Belief is such an interesting thing – central to who we are, what we do, and how others see us. What does this have to do with quality of care? Well, quite a lot as it turns out. In the various health, community, and aged care organisations I visit, I see a lot of “belief-based quality”. What does that mean? Boards and executives are generally very optimistic about the quality of care their organisation provides. They all think their care is above average (hmmmmm) and that in general their staff are out there every day doing a great job. Sometimes they have valid and reliable information to support this view, sometimes they do not. Many of you will have heard my theory on this: we have a deep belief, embedded in our healthcare DNA, that high quality care is created by smart, well trained, well intentioned people coming to work and doing their best. Even in the face of copious evidence to the contrary, in the shape of adverse event studies and public inquiries into poor care, many boards and executives cling steadfastly to the view that all is well – until it’s not. Their mantra is: “We’re accredited and we have great staff. What else is there?”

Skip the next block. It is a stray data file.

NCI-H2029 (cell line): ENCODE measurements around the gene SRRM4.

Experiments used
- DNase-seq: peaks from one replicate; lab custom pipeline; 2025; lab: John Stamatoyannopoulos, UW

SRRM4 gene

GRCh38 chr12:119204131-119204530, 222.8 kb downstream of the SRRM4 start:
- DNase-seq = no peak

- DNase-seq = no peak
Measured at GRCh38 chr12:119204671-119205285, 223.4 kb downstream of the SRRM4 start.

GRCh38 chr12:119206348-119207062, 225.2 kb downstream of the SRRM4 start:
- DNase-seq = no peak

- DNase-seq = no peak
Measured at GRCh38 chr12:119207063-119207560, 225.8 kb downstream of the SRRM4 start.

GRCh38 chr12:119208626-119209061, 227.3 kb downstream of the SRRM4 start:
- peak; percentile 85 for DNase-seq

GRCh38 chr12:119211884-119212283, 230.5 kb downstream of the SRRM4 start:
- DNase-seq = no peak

One of the biggest challenges facing the health information management workforce in the healthcare system in Australia is the tyranny of distance. The National Rural Health Alliance (2016) lists workforce shortages as one of the key issues in rural and regional health. Shepheard (2015) identified the issues facing regional and rural Health Information Managers (HIMs), including isolation, communication, workforce retention, and technological opportunities and challenges. Over the last few years Australian regional and rural HIMs have been working with their state branches and the Health Information Management Association of Australia (HIMAA)on ways to support the rural and regional health information management workforce, including the dissemination of information, implementing ways to provide professional development, and support of each other in overcoming the obstacle of distance.